SAN FRANCISCO (Reuters) - Sales of Apple Inc's iPhone trumped Wall Street estimates after U.S. shipments soared 51 percent in the third quarter, lifting its stock 5 percent even as profit fell.
The world's largest technology company said Tuesday that profit fell 22 percent as gross margins slid below 37 percent from more than 42 percent in the year-ago quarter.
The iPhone's solid showing eased concerns that growing competition is hurting demand for Apple's top-selling product as the global smartphone market matures. Rival Samsung Electronics Co Ltd, which overtook Apple to become the world's largest smartphone maker in 2012, fueled those fears when it issued a disappointing earnings forecast earlier this month.
Apple's stock, which has fallen 20 percent since January, rose 5 percent to $437.94 in after-hours trade. It closed at $418.99 on Nasdaq.
"The iPhone number should provide some comfort to investors who were worried about smartphone demand. That's one of the reasons the stock is up. Expectations were not strong for this quarter," said Shannon Cross of Cross Research.
The company sold 31.2 million iPhones last quarter - far more than the estimated 26 million - and 14.6 million iPads.
Chief Financial Officer Peter Oppenheimer said in an interview that iPhone sales rose 51 percent in the United States from a year earlier, and 66 percent in Japan.
But revenue from greater China - an increasingly crucial market for the Silicon Valley giant as it strives for growth - dived 43 percent from the second quarter and 14 percent from the year-ago period.
Executives blamed China's slowing economy for the revenue decline but did not elaborate.
"China is a huge opportunity for Apple," Chief Executive Tim Cook said on a conference call. "I don't get discouraged over a 90-day kind of cycle."
Apple earned $6.9 billion, or $7.47 a share, on revenue of $35.3 billion. That compared with a profit of $8.8 billion, or $9.32 a share, on revenue of about $35 billion in the year-ago quarter.
Wall Street's average forecast was for revenue of $35.02 billion and earnings per share of $7.32, according to Thomson Reuters I/B/E/S.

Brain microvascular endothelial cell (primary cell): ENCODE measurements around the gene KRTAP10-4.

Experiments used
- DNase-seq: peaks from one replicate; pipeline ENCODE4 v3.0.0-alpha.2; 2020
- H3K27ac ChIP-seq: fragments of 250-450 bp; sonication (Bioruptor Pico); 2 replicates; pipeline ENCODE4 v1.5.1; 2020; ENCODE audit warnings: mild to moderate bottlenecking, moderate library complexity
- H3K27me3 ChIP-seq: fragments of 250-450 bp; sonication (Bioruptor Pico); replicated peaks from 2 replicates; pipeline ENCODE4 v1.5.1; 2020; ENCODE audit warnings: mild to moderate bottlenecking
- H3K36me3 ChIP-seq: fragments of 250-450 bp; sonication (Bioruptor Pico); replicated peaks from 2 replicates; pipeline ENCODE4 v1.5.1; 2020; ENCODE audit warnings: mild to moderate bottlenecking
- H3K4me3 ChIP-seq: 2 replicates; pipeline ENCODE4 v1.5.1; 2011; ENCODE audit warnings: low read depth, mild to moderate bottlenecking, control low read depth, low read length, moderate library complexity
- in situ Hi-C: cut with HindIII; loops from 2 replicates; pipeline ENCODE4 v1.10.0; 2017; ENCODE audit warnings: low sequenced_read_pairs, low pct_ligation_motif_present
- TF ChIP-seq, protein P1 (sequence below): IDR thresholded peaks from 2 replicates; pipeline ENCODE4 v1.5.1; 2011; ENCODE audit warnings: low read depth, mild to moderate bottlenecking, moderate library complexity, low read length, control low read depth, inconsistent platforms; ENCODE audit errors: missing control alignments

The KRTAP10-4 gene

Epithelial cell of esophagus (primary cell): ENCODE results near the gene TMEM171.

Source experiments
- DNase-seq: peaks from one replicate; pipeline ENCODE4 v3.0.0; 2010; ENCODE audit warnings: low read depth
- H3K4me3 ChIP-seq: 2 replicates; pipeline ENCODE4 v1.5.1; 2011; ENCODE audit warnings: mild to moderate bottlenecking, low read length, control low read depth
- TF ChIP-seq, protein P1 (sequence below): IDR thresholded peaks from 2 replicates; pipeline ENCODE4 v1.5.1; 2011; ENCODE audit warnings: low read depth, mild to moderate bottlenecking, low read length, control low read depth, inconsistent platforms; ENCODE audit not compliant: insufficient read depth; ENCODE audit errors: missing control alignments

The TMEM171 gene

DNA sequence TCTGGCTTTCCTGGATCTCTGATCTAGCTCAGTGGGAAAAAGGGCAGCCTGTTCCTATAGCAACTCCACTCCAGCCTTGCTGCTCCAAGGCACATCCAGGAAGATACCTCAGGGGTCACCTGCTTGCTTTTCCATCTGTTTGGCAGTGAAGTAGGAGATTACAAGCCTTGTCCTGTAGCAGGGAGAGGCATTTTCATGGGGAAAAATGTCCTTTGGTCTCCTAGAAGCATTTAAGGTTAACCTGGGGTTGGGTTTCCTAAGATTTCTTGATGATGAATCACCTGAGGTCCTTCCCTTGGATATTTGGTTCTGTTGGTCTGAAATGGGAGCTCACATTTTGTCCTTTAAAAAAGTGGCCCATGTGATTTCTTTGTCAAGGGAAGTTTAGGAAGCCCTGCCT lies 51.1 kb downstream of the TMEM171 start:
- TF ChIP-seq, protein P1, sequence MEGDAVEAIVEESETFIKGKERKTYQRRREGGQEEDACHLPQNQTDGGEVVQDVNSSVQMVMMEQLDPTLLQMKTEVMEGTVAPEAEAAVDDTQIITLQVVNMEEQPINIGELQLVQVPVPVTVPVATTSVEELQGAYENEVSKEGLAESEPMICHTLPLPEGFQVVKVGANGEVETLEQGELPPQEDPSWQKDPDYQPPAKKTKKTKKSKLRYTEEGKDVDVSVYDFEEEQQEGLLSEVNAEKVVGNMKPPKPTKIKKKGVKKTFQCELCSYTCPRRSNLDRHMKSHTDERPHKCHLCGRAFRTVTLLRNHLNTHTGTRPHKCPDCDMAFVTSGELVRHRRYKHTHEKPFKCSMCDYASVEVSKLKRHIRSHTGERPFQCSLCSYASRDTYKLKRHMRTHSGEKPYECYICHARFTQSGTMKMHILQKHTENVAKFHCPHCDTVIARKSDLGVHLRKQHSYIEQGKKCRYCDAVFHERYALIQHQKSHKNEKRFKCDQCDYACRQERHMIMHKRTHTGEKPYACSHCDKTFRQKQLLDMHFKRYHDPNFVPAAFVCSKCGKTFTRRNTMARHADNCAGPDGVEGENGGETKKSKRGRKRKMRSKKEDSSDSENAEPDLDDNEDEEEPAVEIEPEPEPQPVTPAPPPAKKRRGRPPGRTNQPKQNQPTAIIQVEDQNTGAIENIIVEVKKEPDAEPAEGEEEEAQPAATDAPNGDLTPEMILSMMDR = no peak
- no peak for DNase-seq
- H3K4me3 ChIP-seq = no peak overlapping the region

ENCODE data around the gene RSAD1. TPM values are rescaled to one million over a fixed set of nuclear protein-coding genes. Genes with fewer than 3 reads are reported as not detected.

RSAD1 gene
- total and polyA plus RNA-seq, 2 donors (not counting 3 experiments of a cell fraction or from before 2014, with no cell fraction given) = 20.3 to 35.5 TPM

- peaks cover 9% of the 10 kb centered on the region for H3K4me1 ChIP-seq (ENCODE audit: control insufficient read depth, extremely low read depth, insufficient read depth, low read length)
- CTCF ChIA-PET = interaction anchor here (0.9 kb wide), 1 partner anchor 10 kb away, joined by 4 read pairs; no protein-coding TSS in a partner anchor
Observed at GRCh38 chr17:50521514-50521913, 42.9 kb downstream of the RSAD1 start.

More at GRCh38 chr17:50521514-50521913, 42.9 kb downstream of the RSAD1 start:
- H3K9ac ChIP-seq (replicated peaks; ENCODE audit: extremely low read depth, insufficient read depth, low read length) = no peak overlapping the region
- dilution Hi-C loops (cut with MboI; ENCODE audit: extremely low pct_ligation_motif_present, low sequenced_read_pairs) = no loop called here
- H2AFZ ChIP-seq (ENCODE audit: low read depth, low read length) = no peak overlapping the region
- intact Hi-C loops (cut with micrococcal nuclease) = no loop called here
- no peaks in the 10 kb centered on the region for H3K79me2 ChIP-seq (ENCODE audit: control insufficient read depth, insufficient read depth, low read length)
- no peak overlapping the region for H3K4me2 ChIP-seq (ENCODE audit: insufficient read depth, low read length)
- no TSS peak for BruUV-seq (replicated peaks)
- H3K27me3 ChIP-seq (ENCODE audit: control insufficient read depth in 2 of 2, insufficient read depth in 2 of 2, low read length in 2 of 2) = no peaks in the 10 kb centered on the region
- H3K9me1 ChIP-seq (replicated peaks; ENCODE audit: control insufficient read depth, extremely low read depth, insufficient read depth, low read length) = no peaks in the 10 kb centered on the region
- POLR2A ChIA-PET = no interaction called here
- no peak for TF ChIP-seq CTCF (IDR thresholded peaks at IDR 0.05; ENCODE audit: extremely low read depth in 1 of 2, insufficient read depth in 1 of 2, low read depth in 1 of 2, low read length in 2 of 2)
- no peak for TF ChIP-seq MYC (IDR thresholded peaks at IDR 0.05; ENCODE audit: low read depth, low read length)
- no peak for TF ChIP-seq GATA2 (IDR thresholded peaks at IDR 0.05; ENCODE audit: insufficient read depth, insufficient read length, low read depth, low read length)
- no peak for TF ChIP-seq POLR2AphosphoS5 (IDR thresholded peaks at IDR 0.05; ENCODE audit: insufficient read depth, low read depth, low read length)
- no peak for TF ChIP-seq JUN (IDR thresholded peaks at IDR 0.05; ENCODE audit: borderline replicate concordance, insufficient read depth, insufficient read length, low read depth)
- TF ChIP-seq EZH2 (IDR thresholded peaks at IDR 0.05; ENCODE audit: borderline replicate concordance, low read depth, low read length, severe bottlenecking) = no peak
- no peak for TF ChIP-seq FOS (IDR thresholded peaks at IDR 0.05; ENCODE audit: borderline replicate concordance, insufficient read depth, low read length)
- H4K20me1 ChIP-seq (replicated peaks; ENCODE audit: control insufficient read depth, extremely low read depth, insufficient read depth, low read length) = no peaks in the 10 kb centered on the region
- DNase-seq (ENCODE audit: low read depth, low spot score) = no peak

The company has $146.6 billion in cash and short term securities.
Investors' biggest long-term concern about Apple is whether the company has lost its innovative edge after re-imagining at least three major consumer electronics markets, with iTunes and the iPod, the iPhone and then the iPad.
Since launching the iPad mini last fall, the company has yet to update its major devices.
Cook told analysts to expect new products in coming months, with some "in new categories," but as usual he played his cards close to the vest.
"We are on track to have a very busy fall," CFO Oppenheimer said earlier during the call without going into details.
Apple forecast revenue of $34 billion to $37 billion this quarter, slightly below Wall Street's average projection of $37.04 billion.
It estimated a margin of 36 to 37 percent. Gross margins came in at 36.9 percent in the third quarter, sharply below 42.8 percent a year ago, as Apple sold more cheaper older model iPhones along with the new iPhone 5 model.
"It's pretty remarkable that they are selling as many phones as they are, given that it's not a new product," said Michael Yoshikami, chief executive of Destination Wealth, which owns Apple shares. "That's really the key for them; they've got to come up with a new product."
Additional reporting by Alexei Oreskovic, Jennifer Saba and Alistair Barr; Editing by Richard Chang